• The reduce career lengths. This one is less clear but very powerful. The average worker who goes to university will reduce the length of their career from about 47 years (65 - 18) to 42 years (65 - 23.) This doesn't reduce the total number of workers that will ever exist, but it reduces the working lifespan of each one having the exact same effect as reducing the total number of people in the work force in any given year by roughly 10% (if all people went to university, because only 34% do, the effect is more like 3% currently.) Three percent is an epic number when we use that for reporting unemployment numbers and national economic health indicators. This helps older workers have less competition and be able to retain jobs more easily by removing energetic workers from the competition pool.

    Better Value for Less Cost This one is very hard to see but is important. By having students earn less over their lifetimes (as determined by US Labor Bureau statistics) but having them have more training means that companies get better overall value by increasing what the college grad can do while reducing what they can earn. It works much like a negative market pressure reducing the earning power of the workers to the benefit of the companies. This is good for the companies and their investors which are better representatives of the "overall economy" but at the expense of the workers.

    Financial. The economy gets a very direct benefit financially from students attending university - they borrow and spend insane amounts of money in a very short time at a time in their lives and careers where traditional and naturally they would spend very little. This takes the lowest "economic benefit" time period of a person's life and turns it into a huge benefit to the economy immediately through increased spending and long term through loans and loan interest. This may seem counter intuitive as loans and debt hurt individuals, but that pain to the individual means increased money to the overall economy. The big winners are banks here, and their investors (which include a large portion of the overall economy.)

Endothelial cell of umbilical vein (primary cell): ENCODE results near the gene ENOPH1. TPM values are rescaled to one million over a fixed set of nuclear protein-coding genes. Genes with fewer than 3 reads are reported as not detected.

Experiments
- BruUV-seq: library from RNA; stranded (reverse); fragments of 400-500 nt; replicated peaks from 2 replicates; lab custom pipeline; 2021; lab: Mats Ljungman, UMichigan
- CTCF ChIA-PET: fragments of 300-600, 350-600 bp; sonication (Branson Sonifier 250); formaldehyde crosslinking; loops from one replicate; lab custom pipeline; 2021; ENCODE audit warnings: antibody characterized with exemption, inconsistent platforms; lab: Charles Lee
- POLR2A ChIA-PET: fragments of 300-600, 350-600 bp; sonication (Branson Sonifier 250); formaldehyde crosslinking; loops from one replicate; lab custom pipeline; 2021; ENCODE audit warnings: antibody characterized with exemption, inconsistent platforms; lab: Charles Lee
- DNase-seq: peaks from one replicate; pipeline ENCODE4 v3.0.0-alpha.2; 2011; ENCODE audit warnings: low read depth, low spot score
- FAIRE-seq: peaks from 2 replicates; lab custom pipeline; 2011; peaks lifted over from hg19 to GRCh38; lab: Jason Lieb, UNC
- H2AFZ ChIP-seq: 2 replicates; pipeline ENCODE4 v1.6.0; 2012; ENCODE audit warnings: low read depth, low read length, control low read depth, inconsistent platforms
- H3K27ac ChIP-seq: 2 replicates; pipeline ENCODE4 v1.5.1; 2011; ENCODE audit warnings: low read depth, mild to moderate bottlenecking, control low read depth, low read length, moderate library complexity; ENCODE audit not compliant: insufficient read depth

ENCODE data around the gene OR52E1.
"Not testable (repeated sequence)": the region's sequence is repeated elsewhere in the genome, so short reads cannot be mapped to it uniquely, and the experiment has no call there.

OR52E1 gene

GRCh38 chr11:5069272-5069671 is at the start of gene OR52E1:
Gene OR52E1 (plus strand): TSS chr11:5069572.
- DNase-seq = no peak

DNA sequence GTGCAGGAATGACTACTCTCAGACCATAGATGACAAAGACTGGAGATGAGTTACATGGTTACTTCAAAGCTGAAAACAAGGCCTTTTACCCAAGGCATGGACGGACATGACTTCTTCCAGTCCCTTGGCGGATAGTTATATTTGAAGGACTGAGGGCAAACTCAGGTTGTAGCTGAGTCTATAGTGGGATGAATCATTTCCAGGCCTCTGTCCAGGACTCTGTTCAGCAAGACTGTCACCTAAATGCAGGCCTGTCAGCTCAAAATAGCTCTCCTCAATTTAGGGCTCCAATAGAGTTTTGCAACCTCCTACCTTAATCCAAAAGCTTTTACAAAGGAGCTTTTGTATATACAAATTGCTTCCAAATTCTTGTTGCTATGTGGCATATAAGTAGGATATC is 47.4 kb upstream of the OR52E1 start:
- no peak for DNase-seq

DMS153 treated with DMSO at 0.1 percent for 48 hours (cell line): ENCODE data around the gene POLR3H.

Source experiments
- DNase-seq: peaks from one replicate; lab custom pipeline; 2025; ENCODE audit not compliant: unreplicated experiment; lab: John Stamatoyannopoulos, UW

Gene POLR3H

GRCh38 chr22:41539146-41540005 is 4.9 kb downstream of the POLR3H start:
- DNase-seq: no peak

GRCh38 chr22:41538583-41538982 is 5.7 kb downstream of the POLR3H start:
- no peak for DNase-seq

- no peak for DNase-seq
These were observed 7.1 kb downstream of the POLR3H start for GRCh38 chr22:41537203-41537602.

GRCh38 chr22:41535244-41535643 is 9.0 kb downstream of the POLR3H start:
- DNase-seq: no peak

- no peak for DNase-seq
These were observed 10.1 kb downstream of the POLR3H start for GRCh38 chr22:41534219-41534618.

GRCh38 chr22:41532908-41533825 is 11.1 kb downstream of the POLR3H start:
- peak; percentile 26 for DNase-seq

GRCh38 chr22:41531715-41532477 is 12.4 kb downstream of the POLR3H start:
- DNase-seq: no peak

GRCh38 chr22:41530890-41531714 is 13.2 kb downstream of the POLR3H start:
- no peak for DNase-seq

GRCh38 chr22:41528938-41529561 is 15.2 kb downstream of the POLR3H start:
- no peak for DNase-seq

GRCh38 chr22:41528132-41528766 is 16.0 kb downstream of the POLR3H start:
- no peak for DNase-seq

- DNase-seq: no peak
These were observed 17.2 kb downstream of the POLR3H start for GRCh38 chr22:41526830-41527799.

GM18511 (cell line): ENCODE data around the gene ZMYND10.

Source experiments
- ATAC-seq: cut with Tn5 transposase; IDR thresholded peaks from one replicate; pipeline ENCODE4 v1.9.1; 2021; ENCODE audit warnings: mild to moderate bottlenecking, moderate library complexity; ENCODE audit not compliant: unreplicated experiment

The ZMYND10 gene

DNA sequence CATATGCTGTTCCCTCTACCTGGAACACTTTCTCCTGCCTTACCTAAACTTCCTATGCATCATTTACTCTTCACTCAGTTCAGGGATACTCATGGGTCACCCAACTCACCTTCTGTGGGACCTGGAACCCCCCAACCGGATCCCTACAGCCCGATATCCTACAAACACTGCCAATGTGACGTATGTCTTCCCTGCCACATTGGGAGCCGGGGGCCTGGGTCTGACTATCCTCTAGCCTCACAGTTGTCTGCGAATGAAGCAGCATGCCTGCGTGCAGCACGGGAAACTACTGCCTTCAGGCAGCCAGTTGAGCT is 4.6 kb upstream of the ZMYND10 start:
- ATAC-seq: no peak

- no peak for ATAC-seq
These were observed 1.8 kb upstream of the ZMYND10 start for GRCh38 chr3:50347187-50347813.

Control. Outside of economic factors directly, universities are, in reality, an extension of the conformity system that high school education provides. Students going through university receive many more years of "conformity training" helping to solidify what they have been taught to do in high school. Students continue to learn that "the system" is in charge, taught not to think for themselves, taught skills that the government deems useful and rarely taught skills that will help them individually while being overwhelmed with propaganda that convinces them that placating a professor's personal whims, obeying rules, following instructions, conforming to societal expectations, taking out loans from major corporations and doing what they are directed to do is how you become "educated" and "free thinking" by... conforming, obeying and following the crowd without thinking critically on your own.

    With a little examination it is easy to see why the government sees the promotion of university education as being highly beneficial to the government itself as well as to the general population. The number of people who benefit from the university system is staggering. And, like with the lottery, all of the people who suffer do so purely voluntarily and the general public benefits. The university system, as an average, turns into just a voluntary tax and the beneficiaries are nearly everyone in the economy.... everyone employed by the university system, everyone employed by those people and the economies that they create, banks, big businesses, employers, the governments and pretty much everyone who does not attend university benefits.